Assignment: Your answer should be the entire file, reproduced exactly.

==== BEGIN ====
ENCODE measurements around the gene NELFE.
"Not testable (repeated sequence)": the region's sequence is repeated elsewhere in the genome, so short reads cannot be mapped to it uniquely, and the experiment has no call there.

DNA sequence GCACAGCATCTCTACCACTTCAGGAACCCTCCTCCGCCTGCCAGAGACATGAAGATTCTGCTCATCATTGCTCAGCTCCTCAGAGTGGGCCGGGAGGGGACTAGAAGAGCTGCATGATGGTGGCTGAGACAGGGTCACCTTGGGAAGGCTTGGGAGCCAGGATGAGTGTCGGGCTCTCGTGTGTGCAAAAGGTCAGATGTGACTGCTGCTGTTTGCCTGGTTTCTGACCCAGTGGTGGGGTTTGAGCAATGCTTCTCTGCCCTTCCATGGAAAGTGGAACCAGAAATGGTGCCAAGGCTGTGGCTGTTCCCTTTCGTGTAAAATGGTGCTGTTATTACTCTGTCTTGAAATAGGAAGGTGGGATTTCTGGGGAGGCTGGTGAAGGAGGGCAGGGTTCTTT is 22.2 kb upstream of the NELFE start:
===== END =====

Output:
ENCODE measurements around the gene NELFE.
"Not testable (repeated sequence)": the region's sequence is repeated elsewhere in the genome, so short reads cannot be mapped to it uniquely, and the experiment has no call there.

DNA sequence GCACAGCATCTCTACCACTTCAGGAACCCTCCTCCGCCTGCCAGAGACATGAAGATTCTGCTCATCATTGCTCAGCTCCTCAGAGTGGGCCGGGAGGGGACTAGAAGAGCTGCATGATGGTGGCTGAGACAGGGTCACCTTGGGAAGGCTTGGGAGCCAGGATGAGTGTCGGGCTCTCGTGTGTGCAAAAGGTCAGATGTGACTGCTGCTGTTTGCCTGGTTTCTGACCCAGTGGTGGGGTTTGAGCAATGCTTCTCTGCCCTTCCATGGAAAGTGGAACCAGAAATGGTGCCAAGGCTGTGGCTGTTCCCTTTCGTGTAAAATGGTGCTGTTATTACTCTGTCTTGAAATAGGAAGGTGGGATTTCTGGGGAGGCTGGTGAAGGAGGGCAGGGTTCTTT is 22.2 kb upstream of the NELFE start: